Restaurants and Local Politics
Business and politics can be a dangerous mix, especially in today’s volatile political climate. Saying the wrong thing about a public figure or issue can lead to outrage and even boycotts. However, legislation affects everything from health code regulations to tax laws, all of which directly impact restaurants. We looked into how community involvement and being active with local trade associations can help you influence politics in the direction most favorable to your business.
The well-known phrase “all politics is local” is particularly applicable when it comes to small businesses. While federal policies can certainly impact your business, changes to local regulations will have an immediate effect on your bottom line, and you can often have a direct impact on what regulations are adopted. Local councils and committees vote on these ordinances in public sessions, so having the people in your community invested in your success is a valid way of turning local politics in your favor. Make your business valuable to the community, both in general and politically, to increase the likelihood of locals voting to protect your interests. Some of the community outreach options you might consider are:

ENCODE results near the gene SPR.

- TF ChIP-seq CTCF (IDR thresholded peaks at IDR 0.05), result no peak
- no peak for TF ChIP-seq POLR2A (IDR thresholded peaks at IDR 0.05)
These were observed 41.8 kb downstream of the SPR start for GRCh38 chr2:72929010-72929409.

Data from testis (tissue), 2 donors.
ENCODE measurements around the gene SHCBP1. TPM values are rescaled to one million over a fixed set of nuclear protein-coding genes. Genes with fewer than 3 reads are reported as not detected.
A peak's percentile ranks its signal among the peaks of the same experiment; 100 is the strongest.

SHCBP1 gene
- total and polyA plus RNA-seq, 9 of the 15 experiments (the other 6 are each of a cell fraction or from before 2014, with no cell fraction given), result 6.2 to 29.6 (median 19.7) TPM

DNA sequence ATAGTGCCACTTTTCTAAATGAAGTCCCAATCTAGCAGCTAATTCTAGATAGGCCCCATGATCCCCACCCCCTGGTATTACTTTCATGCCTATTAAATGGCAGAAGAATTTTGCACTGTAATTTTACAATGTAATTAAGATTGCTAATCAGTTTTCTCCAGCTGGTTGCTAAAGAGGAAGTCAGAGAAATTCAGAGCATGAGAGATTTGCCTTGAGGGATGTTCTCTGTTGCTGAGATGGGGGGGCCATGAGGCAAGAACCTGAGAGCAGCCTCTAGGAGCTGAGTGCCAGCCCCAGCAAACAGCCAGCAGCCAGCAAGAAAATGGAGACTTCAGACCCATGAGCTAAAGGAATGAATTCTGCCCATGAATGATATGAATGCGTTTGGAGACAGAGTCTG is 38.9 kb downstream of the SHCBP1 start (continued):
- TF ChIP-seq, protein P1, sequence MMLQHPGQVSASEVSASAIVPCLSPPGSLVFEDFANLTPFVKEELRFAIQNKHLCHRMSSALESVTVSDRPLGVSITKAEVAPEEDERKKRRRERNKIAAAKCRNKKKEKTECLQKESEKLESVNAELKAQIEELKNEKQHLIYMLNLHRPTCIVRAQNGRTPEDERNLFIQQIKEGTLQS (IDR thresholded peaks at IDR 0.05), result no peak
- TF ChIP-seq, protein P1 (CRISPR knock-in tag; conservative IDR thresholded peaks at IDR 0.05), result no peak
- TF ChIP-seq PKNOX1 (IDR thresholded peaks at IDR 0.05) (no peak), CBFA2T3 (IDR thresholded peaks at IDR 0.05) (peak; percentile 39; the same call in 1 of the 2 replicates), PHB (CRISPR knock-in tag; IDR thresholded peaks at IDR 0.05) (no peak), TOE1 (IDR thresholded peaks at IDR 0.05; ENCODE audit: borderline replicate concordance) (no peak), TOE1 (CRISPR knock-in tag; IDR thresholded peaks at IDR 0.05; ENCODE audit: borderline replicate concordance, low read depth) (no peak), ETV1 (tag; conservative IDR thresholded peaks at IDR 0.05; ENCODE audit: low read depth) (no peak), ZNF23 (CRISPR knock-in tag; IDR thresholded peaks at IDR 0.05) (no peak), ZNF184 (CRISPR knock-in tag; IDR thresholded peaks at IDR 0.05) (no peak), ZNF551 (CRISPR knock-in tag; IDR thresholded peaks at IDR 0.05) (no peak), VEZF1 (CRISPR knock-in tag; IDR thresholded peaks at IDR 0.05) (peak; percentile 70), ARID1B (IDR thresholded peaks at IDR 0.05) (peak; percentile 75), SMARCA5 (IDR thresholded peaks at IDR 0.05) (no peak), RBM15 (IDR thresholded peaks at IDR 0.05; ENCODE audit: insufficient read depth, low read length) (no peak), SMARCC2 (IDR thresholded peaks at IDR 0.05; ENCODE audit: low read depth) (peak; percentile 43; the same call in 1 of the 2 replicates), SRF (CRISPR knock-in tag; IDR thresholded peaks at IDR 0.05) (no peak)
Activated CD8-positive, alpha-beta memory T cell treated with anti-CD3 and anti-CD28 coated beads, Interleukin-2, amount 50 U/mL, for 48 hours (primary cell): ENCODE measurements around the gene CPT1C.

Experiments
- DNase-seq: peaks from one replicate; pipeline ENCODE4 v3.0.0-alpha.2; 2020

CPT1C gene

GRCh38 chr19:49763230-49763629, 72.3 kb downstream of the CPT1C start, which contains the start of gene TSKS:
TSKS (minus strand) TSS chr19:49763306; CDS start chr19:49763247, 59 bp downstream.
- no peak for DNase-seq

- •Workforce re-entry programs for veterans, homeless, and ex-offenders provide valuable services to the community and allow you to find workers who are often dedicated and skilled. These workforce development programs help mitigate unemployment and homelessness rates in your local community.
- •Provide sponsorships, donate goods, or offer a gathering space to charitable organizations. Sponsorships associate your business’s name with organizations considered valuable to the community, adding to your local reputation.
- •Invite politicians to visit your place of business. Developing a personal relationship with legislators and other local politicians can come in handy when a regulation or law is being proposed that might affect your business.